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Here's why you should never wash dishes (or shower) during a thunderstorm

Is the old wives' tale real?
Pile of washed dishes in the kitchen
If you hear thunder outside, those dirty dishes can wait.Getty Images
/ Source: TODAY

“Don’t shower during a thunderstorm or you could get struck by lightning.”

It’s one of those old wives’ tales that most people have heard a zillion times throughout their lives. But it couldn’t possibly be true … or could it?

According to the National Oceanic and Atmospheric Administration, the “old wives” were onto something: It really is dangerous to shower while there’s a storm brewing outside — and there's an entire laundry list of other activities you should avoid, too.

It is a little bit of an inconvenience, but it is an inconvenience that provides safety.

John Jensenius

"If your house is struck, lightning tends to go through either the wires or the plumbing, so that means anything that's plugged into the wall or connected to an outside wire could become energized … Any plumbing in your house is vulnerable to a lightning strike,” said John Jensenius, a lightning safety specialist at the National Weather Service/NOAA.

The list of things to avoid? The sink, shower, bathtub, dishwasher and washing machine, as well as anything that’s plugged into the wall — like a lamp or a corded phone.

It doesn’t necessarily need to strike your house directly for it to be problematic, explained Dr. Mary Ann Cooper, director of the Lightning Injury Research Program. “It can also strike at a distance away. Say it strikes 50 or 100 feet from your house, but some of the wiring or plumbing is going close to that, then it can come in that way,” she said.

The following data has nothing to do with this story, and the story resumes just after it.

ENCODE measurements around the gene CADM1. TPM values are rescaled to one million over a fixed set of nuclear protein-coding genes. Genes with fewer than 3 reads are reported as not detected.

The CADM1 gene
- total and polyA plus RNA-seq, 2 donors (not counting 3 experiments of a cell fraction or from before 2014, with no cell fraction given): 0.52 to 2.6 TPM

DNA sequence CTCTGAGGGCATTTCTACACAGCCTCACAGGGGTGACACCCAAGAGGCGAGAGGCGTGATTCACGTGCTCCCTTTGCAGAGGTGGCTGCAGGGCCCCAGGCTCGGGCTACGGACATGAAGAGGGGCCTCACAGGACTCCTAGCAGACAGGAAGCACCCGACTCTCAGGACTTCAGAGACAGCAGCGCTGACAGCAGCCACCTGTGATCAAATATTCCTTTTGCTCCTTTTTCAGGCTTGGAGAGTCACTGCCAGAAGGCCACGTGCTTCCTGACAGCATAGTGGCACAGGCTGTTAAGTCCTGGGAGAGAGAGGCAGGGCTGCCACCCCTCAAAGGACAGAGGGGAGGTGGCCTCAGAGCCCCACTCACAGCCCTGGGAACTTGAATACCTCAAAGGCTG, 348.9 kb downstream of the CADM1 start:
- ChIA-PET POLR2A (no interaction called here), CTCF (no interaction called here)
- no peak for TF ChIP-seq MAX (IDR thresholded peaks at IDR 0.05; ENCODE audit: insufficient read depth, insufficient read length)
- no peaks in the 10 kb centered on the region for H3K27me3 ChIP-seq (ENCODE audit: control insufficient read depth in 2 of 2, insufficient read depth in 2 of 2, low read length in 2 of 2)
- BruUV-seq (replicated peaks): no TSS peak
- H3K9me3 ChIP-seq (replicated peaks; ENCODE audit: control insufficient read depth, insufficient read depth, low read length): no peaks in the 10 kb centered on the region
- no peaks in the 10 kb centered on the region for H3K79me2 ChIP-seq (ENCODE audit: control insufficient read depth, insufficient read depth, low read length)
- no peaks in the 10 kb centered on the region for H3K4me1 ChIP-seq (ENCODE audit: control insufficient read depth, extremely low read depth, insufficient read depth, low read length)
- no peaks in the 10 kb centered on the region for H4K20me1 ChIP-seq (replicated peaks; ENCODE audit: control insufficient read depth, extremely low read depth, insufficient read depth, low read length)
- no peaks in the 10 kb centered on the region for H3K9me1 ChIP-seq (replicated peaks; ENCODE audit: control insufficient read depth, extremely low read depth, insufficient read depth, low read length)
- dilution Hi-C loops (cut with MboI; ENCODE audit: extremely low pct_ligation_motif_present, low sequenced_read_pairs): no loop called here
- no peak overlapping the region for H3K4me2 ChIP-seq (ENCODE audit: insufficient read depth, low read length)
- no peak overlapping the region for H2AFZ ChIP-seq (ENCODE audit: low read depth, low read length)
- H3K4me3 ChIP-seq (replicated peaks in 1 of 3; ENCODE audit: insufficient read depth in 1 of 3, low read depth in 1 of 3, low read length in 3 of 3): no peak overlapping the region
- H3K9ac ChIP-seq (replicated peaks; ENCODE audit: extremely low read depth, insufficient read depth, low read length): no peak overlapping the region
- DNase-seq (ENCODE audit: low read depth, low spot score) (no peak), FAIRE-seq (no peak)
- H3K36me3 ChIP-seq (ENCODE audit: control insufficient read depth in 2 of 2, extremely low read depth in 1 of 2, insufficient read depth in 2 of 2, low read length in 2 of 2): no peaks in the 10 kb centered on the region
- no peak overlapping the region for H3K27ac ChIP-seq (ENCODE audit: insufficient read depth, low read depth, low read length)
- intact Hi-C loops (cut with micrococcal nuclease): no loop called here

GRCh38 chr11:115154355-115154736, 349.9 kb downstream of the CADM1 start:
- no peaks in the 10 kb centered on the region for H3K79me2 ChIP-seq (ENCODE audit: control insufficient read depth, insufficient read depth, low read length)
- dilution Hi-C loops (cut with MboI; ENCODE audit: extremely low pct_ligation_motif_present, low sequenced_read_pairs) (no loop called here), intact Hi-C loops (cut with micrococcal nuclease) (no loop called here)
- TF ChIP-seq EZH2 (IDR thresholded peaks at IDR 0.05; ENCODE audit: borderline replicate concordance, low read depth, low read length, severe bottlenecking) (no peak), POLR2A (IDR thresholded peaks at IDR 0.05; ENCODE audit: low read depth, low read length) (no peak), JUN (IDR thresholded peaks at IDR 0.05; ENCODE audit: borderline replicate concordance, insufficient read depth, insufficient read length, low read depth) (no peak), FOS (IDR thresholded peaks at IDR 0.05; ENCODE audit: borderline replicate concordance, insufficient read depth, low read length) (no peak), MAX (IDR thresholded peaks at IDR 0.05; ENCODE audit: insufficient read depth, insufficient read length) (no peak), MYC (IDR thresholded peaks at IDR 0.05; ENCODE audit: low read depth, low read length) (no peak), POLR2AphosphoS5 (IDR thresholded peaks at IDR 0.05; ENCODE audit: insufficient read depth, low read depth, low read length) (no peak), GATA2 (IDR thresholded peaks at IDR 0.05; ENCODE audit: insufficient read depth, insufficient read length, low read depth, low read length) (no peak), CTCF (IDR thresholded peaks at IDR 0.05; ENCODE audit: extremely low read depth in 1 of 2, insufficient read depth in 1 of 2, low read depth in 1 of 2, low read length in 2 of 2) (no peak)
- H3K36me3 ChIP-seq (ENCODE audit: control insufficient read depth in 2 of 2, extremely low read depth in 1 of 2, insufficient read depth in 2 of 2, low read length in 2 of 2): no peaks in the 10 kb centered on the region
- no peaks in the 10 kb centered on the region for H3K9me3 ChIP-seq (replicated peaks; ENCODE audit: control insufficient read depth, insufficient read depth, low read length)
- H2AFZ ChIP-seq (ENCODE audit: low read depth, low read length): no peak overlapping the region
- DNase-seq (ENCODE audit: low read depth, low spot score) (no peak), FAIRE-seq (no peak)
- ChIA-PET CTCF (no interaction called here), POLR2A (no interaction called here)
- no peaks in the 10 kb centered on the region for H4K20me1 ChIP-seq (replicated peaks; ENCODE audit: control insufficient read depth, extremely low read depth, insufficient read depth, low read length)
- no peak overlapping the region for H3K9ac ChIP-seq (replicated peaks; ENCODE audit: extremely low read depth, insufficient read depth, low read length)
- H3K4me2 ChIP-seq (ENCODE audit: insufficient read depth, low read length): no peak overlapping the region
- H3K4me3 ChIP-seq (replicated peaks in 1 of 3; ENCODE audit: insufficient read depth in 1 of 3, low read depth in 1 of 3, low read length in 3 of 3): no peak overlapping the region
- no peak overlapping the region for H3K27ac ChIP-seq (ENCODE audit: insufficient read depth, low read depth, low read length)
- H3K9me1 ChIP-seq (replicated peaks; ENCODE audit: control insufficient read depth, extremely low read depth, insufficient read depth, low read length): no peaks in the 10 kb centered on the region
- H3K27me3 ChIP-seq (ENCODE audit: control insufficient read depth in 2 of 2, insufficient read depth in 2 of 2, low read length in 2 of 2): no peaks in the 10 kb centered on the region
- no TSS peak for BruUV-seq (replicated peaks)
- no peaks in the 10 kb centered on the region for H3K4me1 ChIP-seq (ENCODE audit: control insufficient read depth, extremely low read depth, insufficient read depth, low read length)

Any plumbing in your house is vulnerable to a lightning strike.

John Jensenius

If you hear thunder, lightning is within striking distance, so that should be your signal to step away from the plumbing and electricity. To be safe, wait at least 30 minutes after the storm passes to resume use.

“It is a little bit of an inconvenience, but it is an inconvenience that provides safety,” Jensenius said.

If you’re reading this and thinking, “OK, it may be possible, but it probably never happens,” think again.

In July 2017, 17-year-old Faith Mobley was working at McDonalds in Alabama washing dishes when a storm started to roll through.

“When I got to the last dish to wash, I filled up the sink … and right when I put my hands in the water, lightning struck the McDonalds and the Bank across the street,” she told TODAY Home over the phone. “I saw a flash of light in front of my face, and it was so bright that it burned … and I almost fell backward.”

She had no idea what had happened in the moment. Later, she learned that the current had gone through the plumbing to the faucet, into the standing water in the sink, through her headset and down her body.

“There was a hole through my shoe, and a burn mark on the bottom of my foot,” Mobley recalled. Her muscles spasmed, her whole body went tight and she felt like she couldn’t breathe. Luckily, there were no long-term effects of the strike, but she does claim that for a few months after the fact, her vision had somehow improved. (Cooper notes that she does not know of any mechanism that would have caused this.)

While Cooper acknowledges that most indoor lightning strikes aren't fatal, it’s important to be aware of bodily changes afterward. Once you pass what she calls “the survival test” (as in, you survived) be sure to monitor your symptoms. If you're having problems that affect your work, family life or sleep, or if you have increasing pain, it's worth checking in with a doctor.

"If there is a cardiac arrest, prolonged loss of consciousness, decreasing mental clarity, then, yes, see your doctor or go to the emergency department," said Cooper. "However, short of doing CPR and restoring circulation for those in cardiac arrest, there is nothing a doctor can do to reverse the injury sequence that has already been precipitated."

Basically, she said, all you can really do is wait it out and take non-steroidals (like Aspirin) to help with any pain. If there if you feel that you are processing thoughts differently or more slowly than usual, cognitive therapy may help.

While it sounds scary that you can get struck by lightning within your own home, it’s still safer to be inside during a storm than to be outside. Another old wives’ tale worth adhering to: “When thunder roars, go indoors!”

Just keep your hands out of the sink.

This story was originally published on April 23, 2018.